The evidence of the role of sugary sweetened drinks, including soft drinks, cordials, energy drinks, fruit drinks, vitamin water and sports drinks, and the risk of excessive body weight in both children and adults is mounting. (1) The prevalence of overweight and obesity similarly continues to rise, with 25% of children and 60% of adults overweight or obese. (1) Of even more concern, this figure is predicted to rise to 85% of men and 75% of women by 2025. (1)
Given this link and the serious complications of obesity to personal health and wellbeing, as well as the burden it places on the healthcare and economical systems, it’s time to get serious about tackling obesity.
The link between Sugary Sweetened Drinks and Obesity
The contribution of sugary sweetened drinks to obesity is a direct result of the ‘empty’ energy these drinks provide. The added sugars of these beverages are rapidly absorbed and provide excess energy which leads to weight gain, without providing any other nutrients. (1) Further to weight gain, sugary sweetened drinks are associated with an increased risk of dental carriers and reduced bone strength, particularly in children. (1)
The scope of the problem
The cost of obesity to Australia’s health system is $37.7 – $56.6 billion and like the prevalence of obesity this figure is predicted to rise. (1) The effects of dental carriers further cost Australia $6.1 billion in 2007-8 and accounted for 6.2% of health care expenditure. (1)
According to the Victorian Child’s Health Study (2008), 40 – 65% of children (5 – 16 years) are drinking more than 250ml of soft drink a day, which provides 27.5g of sugar, over 400 kJ of energy a cup, and contributes between 4.6 – 7.6% of daily energy intake. (1, 3, 4)
Drastic Times call for drastic measures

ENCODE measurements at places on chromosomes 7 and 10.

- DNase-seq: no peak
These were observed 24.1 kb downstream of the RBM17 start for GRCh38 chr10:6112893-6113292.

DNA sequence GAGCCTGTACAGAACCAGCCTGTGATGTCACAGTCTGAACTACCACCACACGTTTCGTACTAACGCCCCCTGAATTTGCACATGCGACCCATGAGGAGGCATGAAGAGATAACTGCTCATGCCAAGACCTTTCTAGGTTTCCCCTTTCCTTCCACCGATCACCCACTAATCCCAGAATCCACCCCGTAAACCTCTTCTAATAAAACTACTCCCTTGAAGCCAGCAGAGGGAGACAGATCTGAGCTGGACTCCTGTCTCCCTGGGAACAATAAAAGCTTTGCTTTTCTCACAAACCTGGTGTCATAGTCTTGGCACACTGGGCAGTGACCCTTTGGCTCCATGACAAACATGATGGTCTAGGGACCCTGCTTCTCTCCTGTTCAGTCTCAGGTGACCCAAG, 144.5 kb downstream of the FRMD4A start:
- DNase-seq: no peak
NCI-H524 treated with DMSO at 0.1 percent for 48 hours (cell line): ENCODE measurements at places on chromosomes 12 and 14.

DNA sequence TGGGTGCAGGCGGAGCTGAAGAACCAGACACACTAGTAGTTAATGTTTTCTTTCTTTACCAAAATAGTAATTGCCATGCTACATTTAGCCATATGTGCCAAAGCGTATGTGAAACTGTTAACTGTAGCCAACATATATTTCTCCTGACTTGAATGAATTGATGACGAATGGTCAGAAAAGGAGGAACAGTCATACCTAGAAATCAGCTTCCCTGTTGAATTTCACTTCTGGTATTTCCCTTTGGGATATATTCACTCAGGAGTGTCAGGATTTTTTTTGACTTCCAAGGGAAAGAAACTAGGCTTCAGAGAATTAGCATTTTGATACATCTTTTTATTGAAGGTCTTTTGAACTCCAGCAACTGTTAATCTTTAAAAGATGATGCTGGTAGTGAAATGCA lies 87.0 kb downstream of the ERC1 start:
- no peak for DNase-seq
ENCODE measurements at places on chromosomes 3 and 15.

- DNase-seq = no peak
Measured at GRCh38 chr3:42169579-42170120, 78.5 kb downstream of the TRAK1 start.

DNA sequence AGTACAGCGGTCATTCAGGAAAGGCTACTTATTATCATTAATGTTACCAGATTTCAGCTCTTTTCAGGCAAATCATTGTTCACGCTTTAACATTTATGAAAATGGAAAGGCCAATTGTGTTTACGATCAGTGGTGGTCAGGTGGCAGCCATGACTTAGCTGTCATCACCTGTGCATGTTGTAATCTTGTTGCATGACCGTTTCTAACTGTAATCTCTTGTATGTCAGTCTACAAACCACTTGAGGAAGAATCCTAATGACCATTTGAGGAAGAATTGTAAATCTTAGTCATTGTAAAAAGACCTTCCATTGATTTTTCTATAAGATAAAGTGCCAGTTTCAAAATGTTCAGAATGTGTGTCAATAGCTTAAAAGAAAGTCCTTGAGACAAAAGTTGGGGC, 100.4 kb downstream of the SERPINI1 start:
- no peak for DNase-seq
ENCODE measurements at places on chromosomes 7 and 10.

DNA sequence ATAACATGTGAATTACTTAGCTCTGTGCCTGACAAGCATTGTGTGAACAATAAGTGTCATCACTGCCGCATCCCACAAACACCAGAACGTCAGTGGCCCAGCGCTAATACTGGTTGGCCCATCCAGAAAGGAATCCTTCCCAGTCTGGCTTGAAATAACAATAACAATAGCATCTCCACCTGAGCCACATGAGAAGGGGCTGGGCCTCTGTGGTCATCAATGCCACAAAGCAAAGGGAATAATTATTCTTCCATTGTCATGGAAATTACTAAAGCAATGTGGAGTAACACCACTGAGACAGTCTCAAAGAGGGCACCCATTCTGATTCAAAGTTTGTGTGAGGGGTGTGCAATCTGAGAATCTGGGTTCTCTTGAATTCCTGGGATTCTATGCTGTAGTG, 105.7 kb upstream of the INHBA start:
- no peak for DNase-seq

Given the extent of this problem it seems clear that action must be taken, but where does the responsibility for taking action lay?
Is it reasonable to expect the government to take control of the situation and impose action such as an 18+ age restriction on the consumption of sugary sweetened drinks? Similar restrictions around alcohol and tobacco are widespread, although, despite what you may have heard, sugar is non-toxic and as such an 18+ restriction may be a bit extreme.
Alternatively greater regulation around these drinks could be within the jurisdiction of Food Standards Australia New Zealand, who is responsible for ensuring the health and safety of our food system. Perhaps a prudent warming and labelling system would be received more agreeably, or simply setting limits around serving sizes and packaging would be effective. Recently in New York action to limit the sizes of sugary sweeten drinks sold was overturned by a Judge and the initiative labelled arbitrary despite its potential to impact the consumption of such drinks. (5)
With governments reluctant to implement such regulations to reduce the consumption of sugary sweetened drinks should we be looking to the manufactures to change their ways or simply taking greater responsibility as consumers?
A range of zero kilojoule soft drinks on the market suggests that the soft drink industry is receptive to product reformulation and have further launched a new generation of “semi” sugary sweetened drinks which contains a combination of artificial sweeteners and sugar. (6) This style “sugar reduced” product is set to increase in the Australian market during 2013, which may somewhat reflect a lack of consumer appeal for the zero kilojoule products.
Perhaps greater consumer education around switching to these reduced sugar products or limiting consumption of sugary sweetened drinks altogether is needed.
Maybe we could negate all this political activism and simply take the initiative as parents not to give children soft drinks, cordials, energy drinks, fruit drinks, vitamin water and sports drinks.
Water should be the drink of choice for both children and adults, with age appropriate milk (reduced fat varieties are not suitable under the age of 2) the next best option. Interestingly the effects on weight have not been seen with flavoured milk products, which further to having no influence on weight gain, improve the overall nutrient status. (1, 7)
It is important as parents to role model appropriate food behaviours and teach our child not good nutrition and moderation but also to enjoy food and the experience of eating wholesome nourishing produce.